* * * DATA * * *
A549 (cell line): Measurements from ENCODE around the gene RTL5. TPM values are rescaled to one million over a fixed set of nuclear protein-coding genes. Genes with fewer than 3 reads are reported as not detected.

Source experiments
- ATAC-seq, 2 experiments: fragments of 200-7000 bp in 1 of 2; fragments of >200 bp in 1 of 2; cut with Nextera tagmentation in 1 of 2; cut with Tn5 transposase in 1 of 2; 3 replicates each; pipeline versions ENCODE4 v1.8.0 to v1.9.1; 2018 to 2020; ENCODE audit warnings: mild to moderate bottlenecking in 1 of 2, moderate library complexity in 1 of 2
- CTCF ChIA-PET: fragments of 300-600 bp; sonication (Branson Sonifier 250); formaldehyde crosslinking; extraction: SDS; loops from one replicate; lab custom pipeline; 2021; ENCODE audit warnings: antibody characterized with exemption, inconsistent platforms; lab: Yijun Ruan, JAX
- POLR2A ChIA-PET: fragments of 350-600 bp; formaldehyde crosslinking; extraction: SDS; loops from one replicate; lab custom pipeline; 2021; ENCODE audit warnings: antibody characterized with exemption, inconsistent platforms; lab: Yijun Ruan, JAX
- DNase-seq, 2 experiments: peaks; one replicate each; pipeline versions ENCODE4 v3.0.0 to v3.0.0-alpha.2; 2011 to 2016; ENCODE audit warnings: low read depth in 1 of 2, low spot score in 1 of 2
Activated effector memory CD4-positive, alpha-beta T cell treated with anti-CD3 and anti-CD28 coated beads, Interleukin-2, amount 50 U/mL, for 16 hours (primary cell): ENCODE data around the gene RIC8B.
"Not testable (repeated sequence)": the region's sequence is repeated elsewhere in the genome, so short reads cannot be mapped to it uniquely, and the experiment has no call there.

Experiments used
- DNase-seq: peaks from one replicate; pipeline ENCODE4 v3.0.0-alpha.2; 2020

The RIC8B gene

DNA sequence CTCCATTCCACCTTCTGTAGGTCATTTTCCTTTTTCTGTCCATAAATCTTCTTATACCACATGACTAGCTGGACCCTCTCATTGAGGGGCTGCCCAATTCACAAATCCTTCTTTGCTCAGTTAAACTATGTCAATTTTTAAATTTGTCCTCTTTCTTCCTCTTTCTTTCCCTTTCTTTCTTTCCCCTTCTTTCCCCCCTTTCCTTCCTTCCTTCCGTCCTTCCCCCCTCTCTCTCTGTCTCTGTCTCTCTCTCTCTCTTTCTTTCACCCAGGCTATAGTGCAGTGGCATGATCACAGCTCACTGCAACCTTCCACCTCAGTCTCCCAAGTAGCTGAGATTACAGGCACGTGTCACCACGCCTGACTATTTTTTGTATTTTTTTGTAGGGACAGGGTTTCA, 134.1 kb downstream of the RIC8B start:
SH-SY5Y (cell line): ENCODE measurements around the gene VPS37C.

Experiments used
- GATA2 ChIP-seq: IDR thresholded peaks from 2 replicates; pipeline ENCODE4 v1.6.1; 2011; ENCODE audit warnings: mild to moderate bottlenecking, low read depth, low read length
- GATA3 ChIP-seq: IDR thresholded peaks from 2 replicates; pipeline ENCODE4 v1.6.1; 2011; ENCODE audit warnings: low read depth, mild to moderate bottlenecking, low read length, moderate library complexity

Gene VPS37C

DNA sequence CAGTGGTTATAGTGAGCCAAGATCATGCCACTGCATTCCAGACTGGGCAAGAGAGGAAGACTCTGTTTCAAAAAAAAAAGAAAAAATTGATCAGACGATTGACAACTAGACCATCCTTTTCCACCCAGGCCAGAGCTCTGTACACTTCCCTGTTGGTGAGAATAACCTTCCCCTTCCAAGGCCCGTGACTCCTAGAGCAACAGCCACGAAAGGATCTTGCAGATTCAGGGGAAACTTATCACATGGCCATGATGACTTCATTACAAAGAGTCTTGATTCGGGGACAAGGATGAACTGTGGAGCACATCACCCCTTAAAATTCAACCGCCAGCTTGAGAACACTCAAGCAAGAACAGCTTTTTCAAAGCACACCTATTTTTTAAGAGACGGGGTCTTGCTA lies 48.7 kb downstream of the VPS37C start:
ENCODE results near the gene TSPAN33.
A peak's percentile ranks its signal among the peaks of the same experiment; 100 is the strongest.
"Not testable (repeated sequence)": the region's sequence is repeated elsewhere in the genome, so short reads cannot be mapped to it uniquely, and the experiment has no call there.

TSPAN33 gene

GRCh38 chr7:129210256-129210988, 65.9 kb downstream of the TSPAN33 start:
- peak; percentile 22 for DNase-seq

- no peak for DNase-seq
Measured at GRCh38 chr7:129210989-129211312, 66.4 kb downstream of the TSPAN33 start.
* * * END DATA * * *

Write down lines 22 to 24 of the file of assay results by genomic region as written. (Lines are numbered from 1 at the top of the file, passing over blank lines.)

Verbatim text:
TSPAN33 gene

GRCh38 chr7:129210256-129210988, 65.9 kb downstream of the TSPAN33 start:
- peak; percentile 22 for DNase-seq